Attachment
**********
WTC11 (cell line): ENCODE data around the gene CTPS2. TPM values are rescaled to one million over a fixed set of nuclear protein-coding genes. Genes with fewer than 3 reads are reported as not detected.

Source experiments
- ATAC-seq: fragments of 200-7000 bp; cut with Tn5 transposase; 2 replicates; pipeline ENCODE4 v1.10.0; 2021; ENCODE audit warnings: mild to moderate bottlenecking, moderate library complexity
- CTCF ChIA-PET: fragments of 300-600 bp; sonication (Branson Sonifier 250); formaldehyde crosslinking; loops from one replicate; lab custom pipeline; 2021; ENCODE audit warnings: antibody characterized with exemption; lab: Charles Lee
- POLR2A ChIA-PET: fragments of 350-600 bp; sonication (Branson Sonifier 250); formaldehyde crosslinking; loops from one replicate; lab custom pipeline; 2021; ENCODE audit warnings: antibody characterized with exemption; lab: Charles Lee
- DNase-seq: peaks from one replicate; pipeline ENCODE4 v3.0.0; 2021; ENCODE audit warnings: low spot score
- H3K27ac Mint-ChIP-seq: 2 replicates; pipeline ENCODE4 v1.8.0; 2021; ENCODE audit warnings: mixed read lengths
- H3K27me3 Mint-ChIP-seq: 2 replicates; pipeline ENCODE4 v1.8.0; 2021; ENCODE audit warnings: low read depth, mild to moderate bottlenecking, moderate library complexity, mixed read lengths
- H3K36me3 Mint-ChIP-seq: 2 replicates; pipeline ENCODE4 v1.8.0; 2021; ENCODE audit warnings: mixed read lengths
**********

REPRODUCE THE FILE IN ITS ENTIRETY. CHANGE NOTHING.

WTC11 (cell line): ENCODE data around the gene CTPS2. TPM values are rescaled to one million over a fixed set of nuclear protein-coding genes. Genes with fewer than 3 reads are reported as not detected.

Source experiments
- ATAC-seq: fragments of 200-7000 bp; cut with Tn5 transposase; 2 replicates; pipeline ENCODE4 v1.10.0; 2021; ENCODE audit warnings: mild to moderate bottlenecking, moderate library complexity
- CTCF ChIA-PET: fragments of 300-600 bp; sonication (Branson Sonifier 250); formaldehyde crosslinking; loops from one replicate; lab custom pipeline; 2021; ENCODE audit warnings: antibody characterized with exemption; lab: Charles Lee
- POLR2A ChIA-PET: fragments of 350-600 bp; sonication (Branson Sonifier 250); formaldehyde crosslinking; loops from one replicate; lab custom pipeline; 2021; ENCODE audit warnings: antibody characterized with exemption; lab: Charles Lee
- DNase-seq: peaks from one replicate; pipeline ENCODE4 v3.0.0; 2021; ENCODE audit warnings: low spot score
- H3K27ac Mint-ChIP-seq: 2 replicates; pipeline ENCODE4 v1.8.0; 2021; ENCODE audit warnings: mixed read lengths
- H3K27me3 Mint-ChIP-seq: 2 replicates; pipeline ENCODE4 v1.8.0; 2021; ENCODE audit warnings: low read depth, mild to moderate bottlenecking, moderate library complexity, mixed read lengths
- H3K36me3 Mint-ChIP-seq: 2 replicates; pipeline ENCODE4 v1.8.0; 2021; ENCODE audit warnings: mixed read lengths